According to the present invention, there is provided means for use in controlling the operation of a burner that is supplied with a mixture of pulverised fuel and air, comprising means responsive to the flame temperature and arranged to provide a signal of which a value is dependent upon the flame temperature, means to indicate when the value corresponds to a predetermined flame temperature, means whereby the flow of fuel to the burner may be disturbed from a current rate so that its rate is first above or below the current rate and then below or above the current rate with the result that the value passes through a predetermined value corresponding to the predetermined flame temperature, and means by which the rate at which air or fuel is supplied to the burner may be altered according to whether or not the predetermined value is reached before or after a predetermined time after the disturbance has been instigated in the sense that would tend to reduce the interval between the predetermined value being reached and the predetermined time after the disturbance has been instigated.

According to the invention, there is also provided a method of controlling the operation of a burner that is supplied with a mixture of pulverized fuel and air comprising producing a signal of which a value is dependent upon the flame temperature, producing an indication when the value corresponds to a predetermined flame temperature, and disturbing the flow of fuel to the burner from a current rate so that its rate is first above or below the current rate and then below or above the current rate with the result that the value passes through, as a result of the disturbance, the predetermined value corresponding to the predetermined flame temperature, and altering the rate at which air or fuel is supplied to the burner according to whether or not the predetermined value is reached before or after a predetermined time after the disturbance has been instigated, the alteration being in the sense that would tend to reduce the interval between the predetermined value being passed and the predetermined time after the disturbance has been instigated.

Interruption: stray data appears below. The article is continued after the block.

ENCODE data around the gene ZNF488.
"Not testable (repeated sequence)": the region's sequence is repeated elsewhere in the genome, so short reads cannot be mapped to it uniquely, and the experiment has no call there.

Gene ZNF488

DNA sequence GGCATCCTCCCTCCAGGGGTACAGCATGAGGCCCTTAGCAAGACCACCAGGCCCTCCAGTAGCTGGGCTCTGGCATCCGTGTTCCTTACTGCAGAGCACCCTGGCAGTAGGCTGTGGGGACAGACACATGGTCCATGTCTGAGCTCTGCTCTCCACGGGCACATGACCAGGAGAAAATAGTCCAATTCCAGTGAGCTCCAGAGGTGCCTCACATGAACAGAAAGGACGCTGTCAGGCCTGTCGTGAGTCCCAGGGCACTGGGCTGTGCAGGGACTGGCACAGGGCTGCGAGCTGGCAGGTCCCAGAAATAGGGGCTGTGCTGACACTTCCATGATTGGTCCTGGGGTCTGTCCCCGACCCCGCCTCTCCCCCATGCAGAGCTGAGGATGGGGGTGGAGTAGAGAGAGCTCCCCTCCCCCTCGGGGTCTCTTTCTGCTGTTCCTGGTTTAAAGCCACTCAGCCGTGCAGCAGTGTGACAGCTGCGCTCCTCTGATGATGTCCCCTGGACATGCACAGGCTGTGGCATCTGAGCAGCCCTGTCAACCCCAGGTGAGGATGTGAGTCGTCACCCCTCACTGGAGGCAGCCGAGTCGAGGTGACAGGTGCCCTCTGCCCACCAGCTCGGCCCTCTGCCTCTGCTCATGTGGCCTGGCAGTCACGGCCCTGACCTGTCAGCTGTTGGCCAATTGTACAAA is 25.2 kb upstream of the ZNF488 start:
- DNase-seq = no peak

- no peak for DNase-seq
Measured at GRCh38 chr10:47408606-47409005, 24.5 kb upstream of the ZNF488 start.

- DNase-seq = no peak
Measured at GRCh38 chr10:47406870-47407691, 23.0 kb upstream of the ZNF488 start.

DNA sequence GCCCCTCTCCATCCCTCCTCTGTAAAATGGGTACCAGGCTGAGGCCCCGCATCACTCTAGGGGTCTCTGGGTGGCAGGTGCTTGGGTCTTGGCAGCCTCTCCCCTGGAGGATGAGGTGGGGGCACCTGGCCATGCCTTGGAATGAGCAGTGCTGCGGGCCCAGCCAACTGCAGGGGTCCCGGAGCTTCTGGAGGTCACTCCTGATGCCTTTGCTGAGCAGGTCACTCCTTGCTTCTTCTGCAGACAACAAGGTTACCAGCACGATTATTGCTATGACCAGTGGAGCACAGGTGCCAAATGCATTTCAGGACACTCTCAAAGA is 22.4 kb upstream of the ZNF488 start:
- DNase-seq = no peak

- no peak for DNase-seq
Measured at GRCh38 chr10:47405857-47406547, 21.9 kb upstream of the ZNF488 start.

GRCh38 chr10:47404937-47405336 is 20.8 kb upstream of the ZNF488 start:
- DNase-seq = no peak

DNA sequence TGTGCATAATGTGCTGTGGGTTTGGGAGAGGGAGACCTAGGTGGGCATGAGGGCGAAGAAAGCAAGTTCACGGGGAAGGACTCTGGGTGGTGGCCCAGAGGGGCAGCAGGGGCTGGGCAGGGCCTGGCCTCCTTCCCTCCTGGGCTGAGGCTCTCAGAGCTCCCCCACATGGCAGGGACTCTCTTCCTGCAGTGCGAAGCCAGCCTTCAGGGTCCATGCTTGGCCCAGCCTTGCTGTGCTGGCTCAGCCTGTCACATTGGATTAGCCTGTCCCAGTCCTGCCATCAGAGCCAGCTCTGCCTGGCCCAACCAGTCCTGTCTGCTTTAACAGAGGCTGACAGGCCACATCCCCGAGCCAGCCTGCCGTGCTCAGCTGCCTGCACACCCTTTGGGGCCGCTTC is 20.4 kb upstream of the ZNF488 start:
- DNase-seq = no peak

By way of example, an embodiment of the invention will now be described with reference to the accompanying somewhat diagramatic drawings in which:

FIG. 1 indicates a pulverized fuel burner and associated control equipment, and

FIG. 2 illustrates a vortex amplifier included in a duct through which the burner is supplied with pulverized fuel.

The burner 1 is mounted in the wall 2 of a furnace and is one of a plurality of similar burners (not shown) by which the furnace is fired. A mixture of pulverized fuel and primary air is supplied to the burner 1 through the pipe 3 and secondary air is supplied through the duct 4, the rate of flow of secondary air being controlled by the trimming device 5.

The wall 2 of the furnace is also penetrated by means 6 defining a light path along which the photodiode device 6a may "look at" the flame of the burner 1. An effect of the means 6 is that the photodiode device 6a is largely unaffected by changes in the temperatures of the flames from the other burners. The device 6a is arranged to produce a signal that is dependent upon flame temperature in response to the colour of the flame. The signal from the photodiode device 6a is passed through a tuned amplifier 7 and detector circuit 8 to phase comparator 9.